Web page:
Message 3 of 7 , Jul 28, 2008
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          --- In TalkAntietam@yahoogroups.com, Stephen Recker <recker@...> wrote:
          >
          > I was flipping through a stack of old CW magazines and came across and
          > article by KM Brown entitled, "Mama's Darlings Amidst the Honey Bees,
          > 132n Pennsylvania Volunteer Infantry at Antietam." It is in Virginia
          > Country's Civil War magazine from 1986.
          >
          > "As the 132nd moved through the Roulette farmyard, they came within
          > view of a cluster of whitewashed crates behind the house. Beehives!
          > Farmer Roulette raised bees. The officers and men were unconcerned. The
          > air was alive with bullets and shells. Case shot burst overhead. On
          > came the 132nd. The order was given to "double-quick" the pace. "Mama's
          > Darlings" stormed through the Roulette yard. Suddenly, a shot from one
          > of D.H. Hill's distant Confederate batteries crashed into the hives.,
          > sending swarms of bees into the faces of the pennsylvanians. As the
          > troops crowded into the grounds around the farmhouse, the bees swarmed
          > among them."
          >
          > It goes on for three very long and detailed paragraphs. Alas, no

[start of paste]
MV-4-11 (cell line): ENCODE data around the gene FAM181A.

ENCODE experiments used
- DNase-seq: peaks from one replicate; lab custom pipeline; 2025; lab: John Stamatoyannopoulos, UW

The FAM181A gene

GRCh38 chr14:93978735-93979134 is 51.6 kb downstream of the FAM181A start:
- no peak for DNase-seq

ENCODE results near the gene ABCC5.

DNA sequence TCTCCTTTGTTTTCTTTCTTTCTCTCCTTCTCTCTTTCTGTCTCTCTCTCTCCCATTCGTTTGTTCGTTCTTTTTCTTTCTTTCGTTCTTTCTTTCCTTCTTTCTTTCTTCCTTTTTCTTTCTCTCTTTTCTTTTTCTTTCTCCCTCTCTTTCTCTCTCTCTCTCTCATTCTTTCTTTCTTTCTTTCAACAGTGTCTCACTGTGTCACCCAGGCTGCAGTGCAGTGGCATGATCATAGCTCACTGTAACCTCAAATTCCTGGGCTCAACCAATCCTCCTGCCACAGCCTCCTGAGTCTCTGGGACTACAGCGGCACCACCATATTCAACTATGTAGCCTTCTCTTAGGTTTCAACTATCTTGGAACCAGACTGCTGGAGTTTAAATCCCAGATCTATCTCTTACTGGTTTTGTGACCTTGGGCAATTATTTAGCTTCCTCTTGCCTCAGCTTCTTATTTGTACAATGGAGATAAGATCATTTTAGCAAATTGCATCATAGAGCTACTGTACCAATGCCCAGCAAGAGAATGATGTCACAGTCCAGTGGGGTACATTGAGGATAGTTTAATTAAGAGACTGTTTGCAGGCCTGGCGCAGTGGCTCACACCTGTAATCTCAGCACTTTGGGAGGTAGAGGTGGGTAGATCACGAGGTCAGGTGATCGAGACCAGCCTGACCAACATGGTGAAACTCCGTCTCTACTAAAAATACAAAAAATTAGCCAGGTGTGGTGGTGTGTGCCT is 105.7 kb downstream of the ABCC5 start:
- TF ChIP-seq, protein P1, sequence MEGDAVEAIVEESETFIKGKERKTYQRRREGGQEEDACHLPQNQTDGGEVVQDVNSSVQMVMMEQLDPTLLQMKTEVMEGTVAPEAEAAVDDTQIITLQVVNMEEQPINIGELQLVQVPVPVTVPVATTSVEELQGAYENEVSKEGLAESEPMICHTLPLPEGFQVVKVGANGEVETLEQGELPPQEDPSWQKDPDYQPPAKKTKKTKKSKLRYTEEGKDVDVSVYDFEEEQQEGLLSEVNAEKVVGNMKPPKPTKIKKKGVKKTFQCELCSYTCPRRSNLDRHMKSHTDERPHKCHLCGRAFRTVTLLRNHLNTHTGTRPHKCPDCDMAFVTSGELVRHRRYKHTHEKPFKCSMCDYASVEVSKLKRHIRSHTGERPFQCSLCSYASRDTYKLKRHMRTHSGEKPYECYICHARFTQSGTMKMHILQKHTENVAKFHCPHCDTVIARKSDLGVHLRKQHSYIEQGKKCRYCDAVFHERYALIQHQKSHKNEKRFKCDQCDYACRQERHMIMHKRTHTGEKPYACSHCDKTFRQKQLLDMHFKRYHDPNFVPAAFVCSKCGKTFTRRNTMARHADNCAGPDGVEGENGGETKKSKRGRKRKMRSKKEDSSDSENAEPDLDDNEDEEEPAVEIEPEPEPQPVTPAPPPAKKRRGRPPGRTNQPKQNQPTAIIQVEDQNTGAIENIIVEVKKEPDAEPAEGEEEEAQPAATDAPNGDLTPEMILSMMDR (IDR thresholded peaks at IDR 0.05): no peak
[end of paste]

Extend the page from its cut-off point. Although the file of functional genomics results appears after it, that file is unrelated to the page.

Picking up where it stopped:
> attribution.
          >
          > If anyone runs into Kent M. Brown at Ted Alexander's Gettysburg
          > conference this weekend, maybe you could ask him where he got the story
          > about the cannon hitting the beehives.
          >
          > Cheers,
          > Stephen Recker
          > Antietam Battlefield Guides
          >
          > P.O. Box 705
          > Sharpsburg, MD 21782
          > 240-217-3664
          > 800-417-9596

          I have been trying to respond to this post for over a week now. It
          bounces back to me as undeliverable. Here is my final attempt:

          I recollected reading about this in John Priest's book, " Antietam:
          The Soldiers' Battle" a few years back. I pulled the book and located
          the reference but it credits the bee's disturbance to the 130th P.V.I.
          who broke down the Roulette farm fence in this manner...." Rushing
          across the open ground, the 130th Pennsylvania quickly smashed the
          picket fence bordering the orchard to splinters with its rifle butts.
          The air buzzed and whirrled with thousands of enraged honey bees,
          after the bumbling Pennsylvanians disturbed their hives on the eastern
          end of the lane. The bees, as Private Hemminger put it, "urged them
          forward."

          the citation was credited to the John D. Hemminger, Co. E., 130th PA.
          Diary, September 16 and 17, 1862, located in the Michael Winey
          Collection at the U.S. Military College at Carlysle, Pa.

          Since the 132nd PVI was in formation to the rear of the 130th and to
          the left, might it be possible that the bees were disturbed by the
          130th as they entered the Roulette Orchard and that the 132nd then
          received the brunt of the bees afterwards? There is no mention of any
          artillary rounds destroying the bee hives but this may have occured
          after the 130th left the grounds and were already advanced to the area
          in front of the sunken road.

          Dave Clugh